It’s not bad teaching that got things to the current state of affairs. It’s pure, raw poverty.

You lived in Indonesia, so you know what conditions are like in the rest of the world. President Obama, I swear that conditions in my school are akin to those in the third world. We had a test when I taught in the Peace Corps. We had to describe a glass filled to the middle. (We were supposed to say it was half full.) Too many of my kids don’t even have the glass!

Next, gangs. Gangs eat my kids, their parents, and the neighborhood. One of my former students stuffed an AK47 down his pants at a local bank and was shot dead by the police. Another one of my favorites has been incarcerated since he was 13. He’ll be 27 in November. I’ve been writing to him for 10 years and visiting him in the maximum-security section of Salinas Valley State Prison.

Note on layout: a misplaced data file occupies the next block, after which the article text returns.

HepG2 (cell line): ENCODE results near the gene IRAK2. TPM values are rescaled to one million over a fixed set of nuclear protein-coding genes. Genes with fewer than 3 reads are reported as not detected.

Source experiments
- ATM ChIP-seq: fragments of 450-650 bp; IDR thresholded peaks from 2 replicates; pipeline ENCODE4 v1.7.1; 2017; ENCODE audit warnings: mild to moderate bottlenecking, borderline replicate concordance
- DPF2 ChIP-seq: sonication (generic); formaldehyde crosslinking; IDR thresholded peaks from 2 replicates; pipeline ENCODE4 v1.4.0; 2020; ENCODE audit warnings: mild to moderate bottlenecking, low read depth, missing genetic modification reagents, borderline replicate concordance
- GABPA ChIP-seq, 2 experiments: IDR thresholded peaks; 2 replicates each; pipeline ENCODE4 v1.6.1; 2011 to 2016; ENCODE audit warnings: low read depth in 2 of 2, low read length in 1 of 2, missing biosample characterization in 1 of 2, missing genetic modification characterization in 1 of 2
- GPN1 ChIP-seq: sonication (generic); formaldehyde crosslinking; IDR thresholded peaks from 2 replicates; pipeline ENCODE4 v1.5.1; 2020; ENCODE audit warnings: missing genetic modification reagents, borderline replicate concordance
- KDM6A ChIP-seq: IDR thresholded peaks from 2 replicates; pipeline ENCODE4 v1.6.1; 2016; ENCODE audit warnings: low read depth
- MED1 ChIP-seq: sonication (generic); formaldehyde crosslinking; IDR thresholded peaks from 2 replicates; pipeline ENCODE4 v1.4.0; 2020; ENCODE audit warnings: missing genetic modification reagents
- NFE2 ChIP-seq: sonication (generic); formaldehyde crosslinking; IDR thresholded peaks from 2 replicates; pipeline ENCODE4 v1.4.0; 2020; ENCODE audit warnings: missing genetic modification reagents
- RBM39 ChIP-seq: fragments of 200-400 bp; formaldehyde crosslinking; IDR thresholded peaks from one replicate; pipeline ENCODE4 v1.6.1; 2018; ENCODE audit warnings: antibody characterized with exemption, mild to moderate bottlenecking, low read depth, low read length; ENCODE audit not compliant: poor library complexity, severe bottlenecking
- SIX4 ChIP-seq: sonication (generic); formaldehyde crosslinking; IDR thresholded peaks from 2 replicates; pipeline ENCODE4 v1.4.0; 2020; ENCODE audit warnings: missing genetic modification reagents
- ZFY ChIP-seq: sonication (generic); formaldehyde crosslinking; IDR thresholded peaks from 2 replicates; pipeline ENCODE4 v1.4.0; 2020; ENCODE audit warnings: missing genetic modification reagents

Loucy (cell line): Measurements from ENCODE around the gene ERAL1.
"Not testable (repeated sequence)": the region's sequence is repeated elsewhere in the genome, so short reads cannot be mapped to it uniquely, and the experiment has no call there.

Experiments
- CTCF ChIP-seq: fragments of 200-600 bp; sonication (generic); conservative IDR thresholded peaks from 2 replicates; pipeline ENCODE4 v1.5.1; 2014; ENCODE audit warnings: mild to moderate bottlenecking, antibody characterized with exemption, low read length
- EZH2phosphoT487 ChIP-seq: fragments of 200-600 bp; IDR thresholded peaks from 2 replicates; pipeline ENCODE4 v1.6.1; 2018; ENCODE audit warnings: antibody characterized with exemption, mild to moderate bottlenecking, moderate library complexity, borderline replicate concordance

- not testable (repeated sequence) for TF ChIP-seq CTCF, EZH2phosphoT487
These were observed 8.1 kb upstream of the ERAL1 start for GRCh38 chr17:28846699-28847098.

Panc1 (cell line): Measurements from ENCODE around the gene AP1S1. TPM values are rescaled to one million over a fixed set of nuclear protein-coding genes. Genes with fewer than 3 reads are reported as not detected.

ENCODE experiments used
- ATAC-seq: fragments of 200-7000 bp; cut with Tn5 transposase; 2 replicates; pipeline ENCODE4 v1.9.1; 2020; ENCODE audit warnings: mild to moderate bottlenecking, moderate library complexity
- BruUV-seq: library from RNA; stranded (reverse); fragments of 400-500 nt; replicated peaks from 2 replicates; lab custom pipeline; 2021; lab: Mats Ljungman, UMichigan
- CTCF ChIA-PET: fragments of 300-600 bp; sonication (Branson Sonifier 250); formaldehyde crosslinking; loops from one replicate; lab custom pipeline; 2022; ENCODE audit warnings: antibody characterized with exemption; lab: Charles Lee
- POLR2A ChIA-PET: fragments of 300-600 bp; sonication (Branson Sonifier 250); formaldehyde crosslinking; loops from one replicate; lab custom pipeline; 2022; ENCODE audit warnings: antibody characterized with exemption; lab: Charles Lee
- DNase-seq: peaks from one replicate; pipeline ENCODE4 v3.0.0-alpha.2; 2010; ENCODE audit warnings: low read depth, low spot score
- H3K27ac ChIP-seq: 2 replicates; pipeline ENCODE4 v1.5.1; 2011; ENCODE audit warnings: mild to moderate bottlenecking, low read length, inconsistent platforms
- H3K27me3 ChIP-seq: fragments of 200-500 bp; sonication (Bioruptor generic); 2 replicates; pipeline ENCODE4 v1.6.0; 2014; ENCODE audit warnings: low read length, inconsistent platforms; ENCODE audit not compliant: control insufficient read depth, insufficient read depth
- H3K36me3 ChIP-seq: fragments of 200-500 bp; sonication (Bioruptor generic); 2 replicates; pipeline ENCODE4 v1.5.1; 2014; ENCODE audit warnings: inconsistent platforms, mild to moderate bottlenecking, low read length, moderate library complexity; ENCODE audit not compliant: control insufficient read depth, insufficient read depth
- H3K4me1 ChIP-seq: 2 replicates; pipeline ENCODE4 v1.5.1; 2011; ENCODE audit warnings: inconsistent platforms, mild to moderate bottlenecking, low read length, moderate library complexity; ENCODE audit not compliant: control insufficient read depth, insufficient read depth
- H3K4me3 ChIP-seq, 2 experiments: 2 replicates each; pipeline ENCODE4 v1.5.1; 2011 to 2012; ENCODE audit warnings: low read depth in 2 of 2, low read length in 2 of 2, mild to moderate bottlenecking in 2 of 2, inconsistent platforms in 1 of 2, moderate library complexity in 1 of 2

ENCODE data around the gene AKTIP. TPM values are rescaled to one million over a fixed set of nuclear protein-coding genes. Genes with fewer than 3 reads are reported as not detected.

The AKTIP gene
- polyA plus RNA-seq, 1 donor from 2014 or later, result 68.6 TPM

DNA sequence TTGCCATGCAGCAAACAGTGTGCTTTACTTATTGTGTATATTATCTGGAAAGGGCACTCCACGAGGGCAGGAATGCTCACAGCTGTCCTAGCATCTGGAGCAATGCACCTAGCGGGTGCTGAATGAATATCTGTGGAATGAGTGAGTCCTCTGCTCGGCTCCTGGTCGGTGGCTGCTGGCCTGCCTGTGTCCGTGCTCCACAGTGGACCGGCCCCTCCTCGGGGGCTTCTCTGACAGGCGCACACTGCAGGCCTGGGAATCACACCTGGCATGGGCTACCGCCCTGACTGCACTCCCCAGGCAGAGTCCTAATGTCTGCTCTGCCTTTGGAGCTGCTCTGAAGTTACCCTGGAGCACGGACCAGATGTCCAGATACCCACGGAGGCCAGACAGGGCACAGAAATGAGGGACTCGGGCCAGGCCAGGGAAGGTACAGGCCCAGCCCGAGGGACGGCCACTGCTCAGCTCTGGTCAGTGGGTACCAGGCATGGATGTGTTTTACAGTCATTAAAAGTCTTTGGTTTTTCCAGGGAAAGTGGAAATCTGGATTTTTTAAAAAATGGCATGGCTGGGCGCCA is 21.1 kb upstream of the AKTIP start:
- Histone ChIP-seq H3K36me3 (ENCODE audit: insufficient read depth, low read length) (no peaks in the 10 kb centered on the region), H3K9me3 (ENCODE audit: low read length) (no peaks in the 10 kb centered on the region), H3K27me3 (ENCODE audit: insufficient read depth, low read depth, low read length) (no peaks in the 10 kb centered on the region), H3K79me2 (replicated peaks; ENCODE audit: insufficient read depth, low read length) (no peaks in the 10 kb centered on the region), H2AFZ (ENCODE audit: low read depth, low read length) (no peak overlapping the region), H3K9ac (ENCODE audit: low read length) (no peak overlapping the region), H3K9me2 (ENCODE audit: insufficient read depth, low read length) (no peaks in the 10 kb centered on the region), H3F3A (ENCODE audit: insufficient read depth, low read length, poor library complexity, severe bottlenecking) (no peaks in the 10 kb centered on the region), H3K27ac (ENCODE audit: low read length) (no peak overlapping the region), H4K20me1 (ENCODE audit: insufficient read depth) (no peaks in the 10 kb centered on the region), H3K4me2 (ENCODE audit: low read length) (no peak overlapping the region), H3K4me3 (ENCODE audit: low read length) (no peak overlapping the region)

Do you get that it’s tough here? Charter schools and voucher schools aren’t the solution. They are an excuse not to fix the real issues. You promised us so much. And you want to give us merit pay? Anyway, I think we really need to talk. Oh, and can you pull the knife out while you’re standing behind me? It really hurts.

Sincerely yours,

Paul Karrer
Fifth grade teacher at Castroville Elementary School
North Monterey County, CA

The NYC Department of Education Will Audit Their Schools For Cheating On Test Scores

How lovely. As soon as scores for school tests become suspect, the fox - oops, I mean Cathie Black, Shael Polakow-Sharansky and her coworkers - send in other foxes to the hen house. This sounds to me like we should call in Norm Scott with his video camera, and other reporters, to set up cameras outside schools where 60%+ passed the regents with a score of 65 and take pictures of the shredded documents that will be on the sidewalk soon.

What is at all confusing about principals demanding that teachers scrub test scores or else, and give them their students' Regents to grade! Commissioner Steiner says this procedure is "not ideal".

Betsy Combier